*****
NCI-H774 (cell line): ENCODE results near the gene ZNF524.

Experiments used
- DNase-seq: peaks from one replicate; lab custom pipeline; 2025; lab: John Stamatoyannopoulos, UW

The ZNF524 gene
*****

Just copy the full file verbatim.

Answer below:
NCI-H774 (cell line): ENCODE results near the gene ZNF524.

Experiments used
- DNase-seq: peaks from one replicate; lab custom pipeline; 2025; lab: John Stamatoyannopoulos, UW

The ZNF524 gene